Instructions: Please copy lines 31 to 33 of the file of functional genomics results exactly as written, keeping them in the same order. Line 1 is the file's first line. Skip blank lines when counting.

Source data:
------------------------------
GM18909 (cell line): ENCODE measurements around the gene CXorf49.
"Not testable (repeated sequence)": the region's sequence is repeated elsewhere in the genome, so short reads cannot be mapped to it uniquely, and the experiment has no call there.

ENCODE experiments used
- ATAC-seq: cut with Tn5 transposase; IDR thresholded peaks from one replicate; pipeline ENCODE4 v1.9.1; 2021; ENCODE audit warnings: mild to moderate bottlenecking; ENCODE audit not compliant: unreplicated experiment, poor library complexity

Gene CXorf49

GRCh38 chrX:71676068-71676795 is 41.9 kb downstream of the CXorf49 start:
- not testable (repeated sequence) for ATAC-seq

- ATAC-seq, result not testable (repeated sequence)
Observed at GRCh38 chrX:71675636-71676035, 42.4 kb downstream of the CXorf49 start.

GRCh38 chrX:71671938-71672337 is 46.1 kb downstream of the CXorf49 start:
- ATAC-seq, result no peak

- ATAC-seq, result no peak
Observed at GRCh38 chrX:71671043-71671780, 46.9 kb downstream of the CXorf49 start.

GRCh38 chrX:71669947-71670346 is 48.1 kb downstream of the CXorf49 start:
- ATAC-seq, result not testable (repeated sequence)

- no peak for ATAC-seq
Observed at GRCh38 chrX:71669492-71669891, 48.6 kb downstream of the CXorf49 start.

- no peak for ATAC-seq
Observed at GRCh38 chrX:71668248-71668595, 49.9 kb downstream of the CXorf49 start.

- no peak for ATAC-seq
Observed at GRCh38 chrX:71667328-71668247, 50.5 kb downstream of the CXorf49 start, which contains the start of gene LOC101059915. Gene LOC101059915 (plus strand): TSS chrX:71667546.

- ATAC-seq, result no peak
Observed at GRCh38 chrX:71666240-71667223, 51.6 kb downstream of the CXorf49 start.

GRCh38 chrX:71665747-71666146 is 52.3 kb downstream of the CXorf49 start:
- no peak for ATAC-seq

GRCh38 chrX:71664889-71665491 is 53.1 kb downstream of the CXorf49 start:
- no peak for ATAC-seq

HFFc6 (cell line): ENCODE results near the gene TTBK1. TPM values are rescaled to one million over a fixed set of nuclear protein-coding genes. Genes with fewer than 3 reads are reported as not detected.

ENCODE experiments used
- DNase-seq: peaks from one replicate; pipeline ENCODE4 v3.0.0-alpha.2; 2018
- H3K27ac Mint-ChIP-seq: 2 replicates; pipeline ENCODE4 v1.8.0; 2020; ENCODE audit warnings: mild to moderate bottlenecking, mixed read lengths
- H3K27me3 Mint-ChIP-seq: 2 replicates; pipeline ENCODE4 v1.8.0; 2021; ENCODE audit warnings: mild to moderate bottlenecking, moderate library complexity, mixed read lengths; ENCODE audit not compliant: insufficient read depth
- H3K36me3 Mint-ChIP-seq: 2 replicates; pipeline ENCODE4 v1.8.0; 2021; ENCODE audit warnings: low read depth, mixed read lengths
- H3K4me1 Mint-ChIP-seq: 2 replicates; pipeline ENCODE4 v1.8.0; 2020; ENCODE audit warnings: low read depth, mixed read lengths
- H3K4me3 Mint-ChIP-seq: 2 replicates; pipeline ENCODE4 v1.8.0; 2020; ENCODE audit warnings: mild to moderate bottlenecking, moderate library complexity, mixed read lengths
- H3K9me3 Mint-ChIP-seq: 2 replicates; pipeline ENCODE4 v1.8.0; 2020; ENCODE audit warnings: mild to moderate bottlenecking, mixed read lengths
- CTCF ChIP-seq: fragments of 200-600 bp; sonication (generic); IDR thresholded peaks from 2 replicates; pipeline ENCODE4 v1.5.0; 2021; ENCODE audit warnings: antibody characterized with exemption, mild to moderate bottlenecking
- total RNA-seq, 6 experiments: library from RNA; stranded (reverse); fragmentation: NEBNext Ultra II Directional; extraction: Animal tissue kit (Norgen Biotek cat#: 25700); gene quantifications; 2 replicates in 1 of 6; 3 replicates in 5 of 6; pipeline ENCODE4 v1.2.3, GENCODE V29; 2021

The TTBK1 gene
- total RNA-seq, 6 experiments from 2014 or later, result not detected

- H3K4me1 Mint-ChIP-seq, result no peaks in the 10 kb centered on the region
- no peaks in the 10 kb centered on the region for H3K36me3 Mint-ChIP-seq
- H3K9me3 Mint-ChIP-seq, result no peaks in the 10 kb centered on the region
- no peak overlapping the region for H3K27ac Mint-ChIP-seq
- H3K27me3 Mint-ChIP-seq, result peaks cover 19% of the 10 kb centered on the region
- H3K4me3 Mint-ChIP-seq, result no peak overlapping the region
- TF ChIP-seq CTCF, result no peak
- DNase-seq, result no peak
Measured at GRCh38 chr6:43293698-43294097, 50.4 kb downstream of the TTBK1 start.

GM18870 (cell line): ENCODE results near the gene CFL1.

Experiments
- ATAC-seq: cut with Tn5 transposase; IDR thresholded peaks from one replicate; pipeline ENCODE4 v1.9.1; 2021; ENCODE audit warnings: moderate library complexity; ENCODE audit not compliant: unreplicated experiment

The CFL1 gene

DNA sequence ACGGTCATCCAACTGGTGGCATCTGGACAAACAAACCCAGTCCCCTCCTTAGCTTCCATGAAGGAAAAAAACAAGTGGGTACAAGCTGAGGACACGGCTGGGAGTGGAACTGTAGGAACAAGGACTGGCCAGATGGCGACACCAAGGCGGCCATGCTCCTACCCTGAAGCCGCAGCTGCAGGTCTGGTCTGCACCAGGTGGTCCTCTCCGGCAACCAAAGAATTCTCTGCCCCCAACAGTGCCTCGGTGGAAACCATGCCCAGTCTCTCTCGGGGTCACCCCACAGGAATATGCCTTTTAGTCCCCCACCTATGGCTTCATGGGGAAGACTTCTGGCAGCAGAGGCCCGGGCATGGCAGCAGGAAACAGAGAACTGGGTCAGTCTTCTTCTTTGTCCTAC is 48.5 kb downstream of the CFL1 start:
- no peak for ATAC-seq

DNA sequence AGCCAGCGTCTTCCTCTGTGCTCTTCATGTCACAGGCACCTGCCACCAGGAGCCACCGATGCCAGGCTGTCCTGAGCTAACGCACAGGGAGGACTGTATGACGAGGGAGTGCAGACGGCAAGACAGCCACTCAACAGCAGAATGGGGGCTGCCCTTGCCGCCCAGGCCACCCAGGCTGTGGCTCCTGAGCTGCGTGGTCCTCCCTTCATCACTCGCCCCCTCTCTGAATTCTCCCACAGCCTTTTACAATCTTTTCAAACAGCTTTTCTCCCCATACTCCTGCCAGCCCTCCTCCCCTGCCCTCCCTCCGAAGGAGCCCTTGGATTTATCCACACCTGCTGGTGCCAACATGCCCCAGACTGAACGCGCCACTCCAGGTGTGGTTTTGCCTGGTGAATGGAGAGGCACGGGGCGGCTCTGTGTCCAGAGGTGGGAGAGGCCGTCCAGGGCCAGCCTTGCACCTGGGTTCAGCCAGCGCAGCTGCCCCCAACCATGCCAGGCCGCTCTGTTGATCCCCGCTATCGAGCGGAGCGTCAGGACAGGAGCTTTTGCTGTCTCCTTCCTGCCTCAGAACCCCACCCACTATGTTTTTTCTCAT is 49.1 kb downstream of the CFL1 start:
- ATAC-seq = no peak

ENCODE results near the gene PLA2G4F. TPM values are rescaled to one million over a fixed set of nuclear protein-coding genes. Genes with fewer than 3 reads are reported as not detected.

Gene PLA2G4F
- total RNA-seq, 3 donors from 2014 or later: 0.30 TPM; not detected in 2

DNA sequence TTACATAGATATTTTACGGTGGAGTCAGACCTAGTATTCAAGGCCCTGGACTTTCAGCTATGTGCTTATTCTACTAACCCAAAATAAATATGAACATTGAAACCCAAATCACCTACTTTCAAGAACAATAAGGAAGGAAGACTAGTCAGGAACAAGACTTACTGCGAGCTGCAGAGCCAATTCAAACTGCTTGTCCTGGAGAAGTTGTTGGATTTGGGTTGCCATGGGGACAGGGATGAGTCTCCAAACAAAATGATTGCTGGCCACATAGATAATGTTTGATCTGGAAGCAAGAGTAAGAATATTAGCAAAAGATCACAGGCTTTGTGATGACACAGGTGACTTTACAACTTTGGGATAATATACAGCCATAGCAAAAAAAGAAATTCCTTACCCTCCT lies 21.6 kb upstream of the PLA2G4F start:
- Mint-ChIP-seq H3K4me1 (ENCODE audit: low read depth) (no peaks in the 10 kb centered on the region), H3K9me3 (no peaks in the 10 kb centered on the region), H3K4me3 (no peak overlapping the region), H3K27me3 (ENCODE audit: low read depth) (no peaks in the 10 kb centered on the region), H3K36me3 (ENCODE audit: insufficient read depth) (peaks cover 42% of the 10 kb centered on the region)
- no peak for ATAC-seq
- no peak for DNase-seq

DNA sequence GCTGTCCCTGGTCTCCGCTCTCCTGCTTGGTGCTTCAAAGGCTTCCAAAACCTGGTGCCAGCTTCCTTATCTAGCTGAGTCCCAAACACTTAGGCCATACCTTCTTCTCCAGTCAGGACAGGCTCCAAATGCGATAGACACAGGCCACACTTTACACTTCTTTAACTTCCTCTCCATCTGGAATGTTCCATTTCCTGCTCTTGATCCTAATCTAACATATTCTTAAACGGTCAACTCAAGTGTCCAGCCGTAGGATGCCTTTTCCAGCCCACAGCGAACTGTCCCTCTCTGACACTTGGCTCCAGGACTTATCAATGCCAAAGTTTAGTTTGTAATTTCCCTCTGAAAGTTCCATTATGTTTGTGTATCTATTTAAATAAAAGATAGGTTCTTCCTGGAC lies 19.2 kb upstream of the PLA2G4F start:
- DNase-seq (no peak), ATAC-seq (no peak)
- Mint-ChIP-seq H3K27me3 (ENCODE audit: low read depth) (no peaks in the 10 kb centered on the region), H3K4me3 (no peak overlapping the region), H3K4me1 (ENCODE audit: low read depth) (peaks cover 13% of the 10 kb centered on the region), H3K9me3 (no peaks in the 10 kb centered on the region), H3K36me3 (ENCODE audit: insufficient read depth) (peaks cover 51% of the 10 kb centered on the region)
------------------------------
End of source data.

- H3K27ac Mint-ChIP-seq: 2 replicates; pipeline ENCODE4 v1.8.0; 2020; ENCODE audit warnings: mild to moderate bottlenecking, mixed read lengths
- H3K27me3 Mint-ChIP-seq: 2 replicates; pipeline ENCODE4 v1.8.0; 2021; ENCODE audit warnings: mild to moderate bottlenecking, moderate library complexity, mixed read lengths; ENCODE audit not compliant: insufficient read depth
- H3K36me3 Mint-ChIP-seq: 2 replicates; pipeline ENCODE4 v1.8.0; 2021; ENCODE audit warnings: low read depth, mixed read lengths